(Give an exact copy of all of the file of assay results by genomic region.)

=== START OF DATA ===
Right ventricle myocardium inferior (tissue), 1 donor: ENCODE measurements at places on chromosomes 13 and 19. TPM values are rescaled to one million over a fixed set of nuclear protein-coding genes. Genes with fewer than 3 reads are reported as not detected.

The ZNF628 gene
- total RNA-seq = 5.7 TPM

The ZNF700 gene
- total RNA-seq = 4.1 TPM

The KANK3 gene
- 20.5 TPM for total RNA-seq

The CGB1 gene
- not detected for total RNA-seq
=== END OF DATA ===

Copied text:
Right ventricle myocardium inferior (tissue), 1 donor: ENCODE measurements at places on chromosomes 13 and 19. TPM values are rescaled to one million over a fixed set of nuclear protein-coding genes. Genes with fewer than 3 reads are reported as not detected.

The ZNF628 gene
- total RNA-seq = 5.7 TPM

The ZNF700 gene
- total RNA-seq = 4.1 TPM

The KANK3 gene
- 20.5 TPM for total RNA-seq

The CGB1 gene
- not detected for total RNA-seq